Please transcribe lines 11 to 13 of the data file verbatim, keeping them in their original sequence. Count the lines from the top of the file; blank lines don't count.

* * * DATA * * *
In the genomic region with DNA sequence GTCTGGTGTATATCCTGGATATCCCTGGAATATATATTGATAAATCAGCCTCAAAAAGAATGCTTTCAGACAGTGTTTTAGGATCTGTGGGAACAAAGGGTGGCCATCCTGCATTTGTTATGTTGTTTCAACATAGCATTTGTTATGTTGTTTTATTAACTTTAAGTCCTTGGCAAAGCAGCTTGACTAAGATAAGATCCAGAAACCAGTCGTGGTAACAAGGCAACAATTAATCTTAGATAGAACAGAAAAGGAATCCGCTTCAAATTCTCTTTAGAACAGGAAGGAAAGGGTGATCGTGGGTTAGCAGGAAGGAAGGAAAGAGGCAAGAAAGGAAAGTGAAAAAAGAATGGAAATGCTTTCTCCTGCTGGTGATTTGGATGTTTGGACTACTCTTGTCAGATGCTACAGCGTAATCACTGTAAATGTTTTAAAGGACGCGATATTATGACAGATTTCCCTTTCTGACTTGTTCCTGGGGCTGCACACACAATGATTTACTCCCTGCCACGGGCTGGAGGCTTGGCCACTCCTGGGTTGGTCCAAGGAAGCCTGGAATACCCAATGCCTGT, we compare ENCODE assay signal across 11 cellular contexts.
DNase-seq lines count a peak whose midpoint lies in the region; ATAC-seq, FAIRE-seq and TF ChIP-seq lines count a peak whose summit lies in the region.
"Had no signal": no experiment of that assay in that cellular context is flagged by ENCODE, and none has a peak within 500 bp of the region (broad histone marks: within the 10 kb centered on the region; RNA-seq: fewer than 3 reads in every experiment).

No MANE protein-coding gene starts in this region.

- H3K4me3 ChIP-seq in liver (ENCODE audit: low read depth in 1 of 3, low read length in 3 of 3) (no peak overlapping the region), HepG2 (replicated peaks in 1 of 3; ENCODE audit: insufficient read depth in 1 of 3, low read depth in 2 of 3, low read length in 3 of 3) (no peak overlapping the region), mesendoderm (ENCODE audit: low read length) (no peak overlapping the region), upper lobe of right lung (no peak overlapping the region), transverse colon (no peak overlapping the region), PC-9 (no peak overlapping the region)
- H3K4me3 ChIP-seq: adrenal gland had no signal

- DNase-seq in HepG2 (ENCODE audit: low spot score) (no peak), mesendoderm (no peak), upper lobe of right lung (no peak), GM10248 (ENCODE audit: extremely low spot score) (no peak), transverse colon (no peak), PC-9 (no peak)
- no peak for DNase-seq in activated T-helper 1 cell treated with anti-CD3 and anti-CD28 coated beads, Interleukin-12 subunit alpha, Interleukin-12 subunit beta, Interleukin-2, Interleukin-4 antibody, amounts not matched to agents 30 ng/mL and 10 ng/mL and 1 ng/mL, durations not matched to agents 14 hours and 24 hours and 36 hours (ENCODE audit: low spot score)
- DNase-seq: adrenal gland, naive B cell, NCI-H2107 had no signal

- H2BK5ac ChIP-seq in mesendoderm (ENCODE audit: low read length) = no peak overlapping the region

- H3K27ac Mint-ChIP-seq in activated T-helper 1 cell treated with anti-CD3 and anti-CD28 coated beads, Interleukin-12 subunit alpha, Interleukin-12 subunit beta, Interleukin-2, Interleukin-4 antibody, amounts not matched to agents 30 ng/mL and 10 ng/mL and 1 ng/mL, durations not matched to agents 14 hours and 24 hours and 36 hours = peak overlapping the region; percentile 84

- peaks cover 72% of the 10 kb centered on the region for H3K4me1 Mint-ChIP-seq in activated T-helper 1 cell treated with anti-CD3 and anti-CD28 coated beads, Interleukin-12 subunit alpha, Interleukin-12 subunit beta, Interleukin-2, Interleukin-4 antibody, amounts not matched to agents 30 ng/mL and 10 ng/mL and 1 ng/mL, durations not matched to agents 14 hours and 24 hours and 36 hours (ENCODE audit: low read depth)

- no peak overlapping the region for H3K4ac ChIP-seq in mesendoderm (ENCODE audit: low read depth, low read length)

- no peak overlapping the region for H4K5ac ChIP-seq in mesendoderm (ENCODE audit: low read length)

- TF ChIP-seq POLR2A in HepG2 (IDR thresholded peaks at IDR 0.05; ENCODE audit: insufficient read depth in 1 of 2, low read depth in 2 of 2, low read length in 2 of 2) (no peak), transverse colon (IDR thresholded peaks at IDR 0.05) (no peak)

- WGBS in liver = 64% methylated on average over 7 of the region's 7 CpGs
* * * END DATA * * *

- H3K27ac Mint-ChIP-seq in activated T-helper 1 cell treated with anti-CD3 and anti-CD28 coated beads, Interleukin-12 subunit alpha, Interleukin-12 subunit beta, Interleukin-2, Interleukin-4 antibody, amounts not matched to agents 30 ng/mL and 10 ng/mL and 1 ng/mL, durations not matched to agents 14 hours and 24 hours and 36 hours = peak overlapping the region; percentile 84

- peaks cover 72% of the 10 kb centered on the region for H3K4me1 Mint-ChIP-seq in activated T-helper 1 cell treated with anti-CD3 and anti-CD28 coated beads, Interleukin-12 subunit alpha, Interleukin-12 subunit beta, Interleukin-2, Interleukin-4 antibody, amounts not matched to agents 30 ng/mL and 10 ng/mL and 1 ng/mL, durations not matched to agents 14 hours and 24 hours and 36 hours (ENCODE audit: low read depth)

- no peak overlapping the region for H3K4ac ChIP-seq in mesendoderm (ENCODE audit: low read depth, low read length)